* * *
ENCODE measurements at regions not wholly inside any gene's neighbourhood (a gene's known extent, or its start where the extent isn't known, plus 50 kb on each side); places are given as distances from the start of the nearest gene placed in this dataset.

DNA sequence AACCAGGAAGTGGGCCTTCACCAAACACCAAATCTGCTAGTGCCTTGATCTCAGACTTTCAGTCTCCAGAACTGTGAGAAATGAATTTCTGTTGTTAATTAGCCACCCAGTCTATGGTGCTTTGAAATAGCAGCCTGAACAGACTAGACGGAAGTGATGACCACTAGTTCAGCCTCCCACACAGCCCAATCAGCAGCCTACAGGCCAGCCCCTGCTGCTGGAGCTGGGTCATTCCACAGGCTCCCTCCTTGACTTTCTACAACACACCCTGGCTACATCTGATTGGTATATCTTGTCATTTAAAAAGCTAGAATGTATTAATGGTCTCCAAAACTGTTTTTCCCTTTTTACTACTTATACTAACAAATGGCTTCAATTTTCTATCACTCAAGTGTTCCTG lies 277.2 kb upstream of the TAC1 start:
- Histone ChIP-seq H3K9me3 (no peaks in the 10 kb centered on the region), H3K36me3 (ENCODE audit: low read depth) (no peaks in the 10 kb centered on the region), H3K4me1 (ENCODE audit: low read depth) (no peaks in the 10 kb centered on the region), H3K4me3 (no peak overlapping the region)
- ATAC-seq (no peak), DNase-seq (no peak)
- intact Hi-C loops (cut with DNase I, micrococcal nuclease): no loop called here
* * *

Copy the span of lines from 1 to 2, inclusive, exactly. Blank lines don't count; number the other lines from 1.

ENCODE measurements at regions not wholly inside any gene's neighbourhood (a gene's known extent, or its start where the extent isn't known, plus 50 kb on each side); places are given as distances from the start of the nearest gene placed in this dataset.

DNA sequence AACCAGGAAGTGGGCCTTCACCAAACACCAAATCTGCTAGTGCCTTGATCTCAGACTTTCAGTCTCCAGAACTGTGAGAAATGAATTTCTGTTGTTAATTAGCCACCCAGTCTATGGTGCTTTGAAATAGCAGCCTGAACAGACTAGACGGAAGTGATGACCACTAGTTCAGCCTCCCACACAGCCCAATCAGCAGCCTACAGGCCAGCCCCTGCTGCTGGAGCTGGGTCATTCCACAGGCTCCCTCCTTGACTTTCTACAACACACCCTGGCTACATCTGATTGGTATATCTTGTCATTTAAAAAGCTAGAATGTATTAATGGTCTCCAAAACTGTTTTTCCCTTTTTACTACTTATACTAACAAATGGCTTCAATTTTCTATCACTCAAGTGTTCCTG lies 277.2 kb upstream of the TAC1 start: